Pride and Prejudice

Adapted by Joseph Hanreddy & J.R Sullivan

from the novel by Jane Austen

Shady Shakespeare Theatre Company

Directed by Angie Higgins

Director’s Notes:

One of the things that keeps me directing is my continual fascination with the way stories can make us review our own thoughts on a given subject. How a tale can hold a mirror up to life in a way that shows us our own virtues as well as our faults, our dreams as well as our fears, so that we may see ourselves, and the world around us, in a way we may have not considered before. And so, I am thrilled to have the privilege of directing this Jane Austen classic, which holds a mirror to a subject that, for the majority of us, needs quite a bit of teasing out- love.

What qualities do you admire in others? Is a first impression deceiving at times? Do people deserve second chances? Austen explores these questions and many others that we stumble upon in the pursuit of love. While I consider myself to be a romantic, I am not a fan of “romantic” movies, that star Hollywood’s flavor of the month, nor do I fancy formulaic characters. Thankfully you are in no danger of experiencing such characters tonight, as Jane Austen is a queen when it comes to crafting interesting and relatable personalities who possess a tremendous amount of depth.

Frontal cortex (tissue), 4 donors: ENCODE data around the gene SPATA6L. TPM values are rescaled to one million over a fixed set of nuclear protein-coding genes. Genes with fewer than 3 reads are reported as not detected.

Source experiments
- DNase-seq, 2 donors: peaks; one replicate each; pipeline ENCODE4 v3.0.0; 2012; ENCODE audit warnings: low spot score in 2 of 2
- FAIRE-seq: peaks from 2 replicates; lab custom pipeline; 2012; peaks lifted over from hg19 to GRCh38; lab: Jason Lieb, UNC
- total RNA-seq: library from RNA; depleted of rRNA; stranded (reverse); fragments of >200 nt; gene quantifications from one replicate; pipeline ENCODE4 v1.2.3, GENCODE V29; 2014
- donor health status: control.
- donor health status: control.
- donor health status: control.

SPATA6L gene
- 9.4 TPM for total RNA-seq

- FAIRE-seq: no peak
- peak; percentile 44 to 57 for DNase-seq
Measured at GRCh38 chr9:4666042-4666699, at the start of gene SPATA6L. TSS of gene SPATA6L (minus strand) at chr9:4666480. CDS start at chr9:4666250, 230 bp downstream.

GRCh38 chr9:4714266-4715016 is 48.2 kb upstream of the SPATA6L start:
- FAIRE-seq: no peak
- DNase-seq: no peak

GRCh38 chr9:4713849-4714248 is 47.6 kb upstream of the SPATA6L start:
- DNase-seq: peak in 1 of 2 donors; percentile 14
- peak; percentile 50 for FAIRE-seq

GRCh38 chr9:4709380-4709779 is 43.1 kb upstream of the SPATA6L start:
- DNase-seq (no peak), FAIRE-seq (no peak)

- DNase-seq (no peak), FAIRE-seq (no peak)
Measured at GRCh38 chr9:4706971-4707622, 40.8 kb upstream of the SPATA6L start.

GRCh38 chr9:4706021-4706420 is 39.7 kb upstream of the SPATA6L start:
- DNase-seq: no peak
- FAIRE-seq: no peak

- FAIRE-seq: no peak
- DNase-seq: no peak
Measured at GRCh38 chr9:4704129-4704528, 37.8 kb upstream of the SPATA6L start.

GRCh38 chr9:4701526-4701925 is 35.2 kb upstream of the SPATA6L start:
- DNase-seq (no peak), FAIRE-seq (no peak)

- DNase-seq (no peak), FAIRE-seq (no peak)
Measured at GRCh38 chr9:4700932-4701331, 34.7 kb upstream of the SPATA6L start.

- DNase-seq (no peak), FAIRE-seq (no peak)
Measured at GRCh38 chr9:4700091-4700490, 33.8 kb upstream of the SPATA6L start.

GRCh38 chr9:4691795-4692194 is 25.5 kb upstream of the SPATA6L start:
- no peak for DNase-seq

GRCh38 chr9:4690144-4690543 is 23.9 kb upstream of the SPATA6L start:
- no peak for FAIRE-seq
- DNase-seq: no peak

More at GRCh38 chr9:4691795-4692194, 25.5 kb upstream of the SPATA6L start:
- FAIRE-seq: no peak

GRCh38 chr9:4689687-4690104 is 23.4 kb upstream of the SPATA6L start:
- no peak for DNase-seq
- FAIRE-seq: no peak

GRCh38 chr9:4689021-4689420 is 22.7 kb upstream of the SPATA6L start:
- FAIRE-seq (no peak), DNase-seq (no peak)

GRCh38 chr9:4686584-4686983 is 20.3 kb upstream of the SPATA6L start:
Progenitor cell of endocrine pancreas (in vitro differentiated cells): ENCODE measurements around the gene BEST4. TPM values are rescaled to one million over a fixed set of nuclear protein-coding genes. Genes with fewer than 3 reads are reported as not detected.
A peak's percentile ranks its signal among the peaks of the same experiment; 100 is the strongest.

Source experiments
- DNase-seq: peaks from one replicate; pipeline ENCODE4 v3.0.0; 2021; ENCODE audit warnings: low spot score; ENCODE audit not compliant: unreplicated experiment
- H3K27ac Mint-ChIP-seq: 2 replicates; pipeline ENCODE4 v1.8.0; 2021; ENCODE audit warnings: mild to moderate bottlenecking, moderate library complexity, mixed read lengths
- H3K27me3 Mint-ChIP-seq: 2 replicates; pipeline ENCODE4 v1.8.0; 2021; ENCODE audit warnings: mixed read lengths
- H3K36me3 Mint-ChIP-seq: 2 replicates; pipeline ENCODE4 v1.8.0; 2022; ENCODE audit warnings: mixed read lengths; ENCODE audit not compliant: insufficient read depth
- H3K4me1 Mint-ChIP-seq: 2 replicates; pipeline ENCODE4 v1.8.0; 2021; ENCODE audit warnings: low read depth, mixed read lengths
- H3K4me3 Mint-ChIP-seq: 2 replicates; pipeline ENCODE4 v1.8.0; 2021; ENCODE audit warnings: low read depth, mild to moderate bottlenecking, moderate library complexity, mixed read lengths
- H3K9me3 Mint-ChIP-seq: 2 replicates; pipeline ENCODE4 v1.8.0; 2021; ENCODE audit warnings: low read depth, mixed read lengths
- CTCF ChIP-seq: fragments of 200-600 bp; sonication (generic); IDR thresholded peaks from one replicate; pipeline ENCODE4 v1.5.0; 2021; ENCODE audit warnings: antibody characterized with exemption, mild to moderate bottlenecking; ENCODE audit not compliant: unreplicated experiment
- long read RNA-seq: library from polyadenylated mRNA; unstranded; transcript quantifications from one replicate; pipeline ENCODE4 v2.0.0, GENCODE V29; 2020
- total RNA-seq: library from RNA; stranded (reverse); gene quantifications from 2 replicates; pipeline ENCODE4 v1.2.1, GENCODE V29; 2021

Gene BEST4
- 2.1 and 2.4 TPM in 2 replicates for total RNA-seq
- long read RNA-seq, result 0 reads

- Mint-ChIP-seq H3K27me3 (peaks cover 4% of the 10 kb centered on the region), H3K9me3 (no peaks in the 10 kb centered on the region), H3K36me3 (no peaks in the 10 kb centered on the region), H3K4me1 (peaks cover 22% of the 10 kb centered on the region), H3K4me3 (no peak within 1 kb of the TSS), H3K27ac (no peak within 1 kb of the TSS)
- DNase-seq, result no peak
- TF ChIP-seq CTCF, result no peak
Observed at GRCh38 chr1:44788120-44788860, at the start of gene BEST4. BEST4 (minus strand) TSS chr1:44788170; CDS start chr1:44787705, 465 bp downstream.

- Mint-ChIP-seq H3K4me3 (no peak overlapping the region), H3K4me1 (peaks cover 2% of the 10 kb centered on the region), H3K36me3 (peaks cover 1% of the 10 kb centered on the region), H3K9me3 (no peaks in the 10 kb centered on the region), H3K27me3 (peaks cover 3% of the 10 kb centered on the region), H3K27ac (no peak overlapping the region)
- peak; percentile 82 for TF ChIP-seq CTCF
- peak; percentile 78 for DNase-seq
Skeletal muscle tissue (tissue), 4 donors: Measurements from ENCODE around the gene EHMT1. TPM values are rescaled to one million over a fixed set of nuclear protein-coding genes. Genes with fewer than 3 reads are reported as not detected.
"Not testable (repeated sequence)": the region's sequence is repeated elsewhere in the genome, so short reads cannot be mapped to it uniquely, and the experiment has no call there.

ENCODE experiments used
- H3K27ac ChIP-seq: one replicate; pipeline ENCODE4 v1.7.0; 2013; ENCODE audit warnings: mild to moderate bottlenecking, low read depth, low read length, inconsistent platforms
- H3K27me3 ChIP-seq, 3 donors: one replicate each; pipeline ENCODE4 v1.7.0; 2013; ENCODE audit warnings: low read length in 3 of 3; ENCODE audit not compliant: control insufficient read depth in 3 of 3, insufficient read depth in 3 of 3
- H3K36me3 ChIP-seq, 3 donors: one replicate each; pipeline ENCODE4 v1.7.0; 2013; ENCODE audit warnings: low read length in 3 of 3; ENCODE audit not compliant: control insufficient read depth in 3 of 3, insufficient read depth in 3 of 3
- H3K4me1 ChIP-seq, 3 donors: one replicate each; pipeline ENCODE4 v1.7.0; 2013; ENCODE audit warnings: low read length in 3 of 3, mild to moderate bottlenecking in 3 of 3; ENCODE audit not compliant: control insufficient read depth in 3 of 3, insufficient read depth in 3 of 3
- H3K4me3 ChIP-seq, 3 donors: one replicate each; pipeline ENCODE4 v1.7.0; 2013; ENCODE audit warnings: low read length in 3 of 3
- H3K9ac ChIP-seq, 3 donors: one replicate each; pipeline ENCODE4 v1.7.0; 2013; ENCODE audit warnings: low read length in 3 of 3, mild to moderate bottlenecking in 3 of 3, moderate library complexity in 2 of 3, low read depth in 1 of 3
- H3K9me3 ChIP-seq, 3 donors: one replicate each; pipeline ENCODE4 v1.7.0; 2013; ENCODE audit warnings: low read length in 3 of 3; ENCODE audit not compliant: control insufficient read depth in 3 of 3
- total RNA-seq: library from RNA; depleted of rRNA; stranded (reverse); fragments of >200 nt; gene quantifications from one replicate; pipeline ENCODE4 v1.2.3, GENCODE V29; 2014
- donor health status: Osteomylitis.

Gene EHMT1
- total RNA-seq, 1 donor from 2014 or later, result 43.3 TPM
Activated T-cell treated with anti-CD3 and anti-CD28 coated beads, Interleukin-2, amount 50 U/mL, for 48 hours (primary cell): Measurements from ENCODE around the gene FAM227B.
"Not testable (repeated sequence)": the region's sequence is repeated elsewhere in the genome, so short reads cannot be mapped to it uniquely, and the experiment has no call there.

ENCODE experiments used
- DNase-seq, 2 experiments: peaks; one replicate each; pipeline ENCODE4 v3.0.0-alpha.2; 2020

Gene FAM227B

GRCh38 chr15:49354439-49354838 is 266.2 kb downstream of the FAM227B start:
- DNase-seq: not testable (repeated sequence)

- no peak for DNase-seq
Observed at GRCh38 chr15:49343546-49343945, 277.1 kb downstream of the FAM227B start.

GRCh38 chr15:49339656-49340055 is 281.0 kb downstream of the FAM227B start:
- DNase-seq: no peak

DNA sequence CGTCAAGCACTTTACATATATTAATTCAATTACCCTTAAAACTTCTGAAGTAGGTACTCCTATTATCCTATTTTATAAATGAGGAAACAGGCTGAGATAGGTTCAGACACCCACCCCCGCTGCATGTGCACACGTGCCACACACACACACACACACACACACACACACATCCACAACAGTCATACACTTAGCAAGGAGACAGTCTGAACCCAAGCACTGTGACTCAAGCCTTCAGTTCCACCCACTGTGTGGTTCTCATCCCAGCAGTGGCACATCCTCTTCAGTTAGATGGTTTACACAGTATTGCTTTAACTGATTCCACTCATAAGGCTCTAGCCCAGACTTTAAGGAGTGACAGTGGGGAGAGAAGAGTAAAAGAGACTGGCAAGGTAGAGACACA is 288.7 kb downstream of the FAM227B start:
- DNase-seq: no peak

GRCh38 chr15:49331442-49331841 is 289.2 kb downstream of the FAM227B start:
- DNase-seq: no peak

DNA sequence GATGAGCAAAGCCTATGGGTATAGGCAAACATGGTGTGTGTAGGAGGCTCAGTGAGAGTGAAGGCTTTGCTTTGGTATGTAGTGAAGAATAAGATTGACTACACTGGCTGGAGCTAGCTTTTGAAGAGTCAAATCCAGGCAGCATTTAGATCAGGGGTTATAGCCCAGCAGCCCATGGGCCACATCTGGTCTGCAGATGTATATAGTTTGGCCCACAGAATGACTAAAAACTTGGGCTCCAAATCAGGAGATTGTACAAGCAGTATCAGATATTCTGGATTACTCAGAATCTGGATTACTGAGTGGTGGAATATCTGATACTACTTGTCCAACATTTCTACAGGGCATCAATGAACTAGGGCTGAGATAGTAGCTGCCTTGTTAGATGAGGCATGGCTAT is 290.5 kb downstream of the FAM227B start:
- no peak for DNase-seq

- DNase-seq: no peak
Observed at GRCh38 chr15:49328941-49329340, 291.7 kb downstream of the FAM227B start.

Elizabeth Bennet is a young woman who breaks the mold of the time she is in. She is forthright, witty, doesn’t follow others’ expectations, and yet is too quick to judge. Mr. Darcy is a man who is articulate and poetic, but is also honest to a fault, not overly demonstrative, and can let his pride get in the way. This pair is not an unattainable romance. They are beautifully flawed and their road to happiness may be romantic, but it’s not a smooth one.

Austen shows us that love worth having is worth working for. She gives us hope of happiness that is not a happy “ending,” but a “beginning.” Perhaps this mirror to love will give you that hope… or remind you to appreciate the love you have in your life.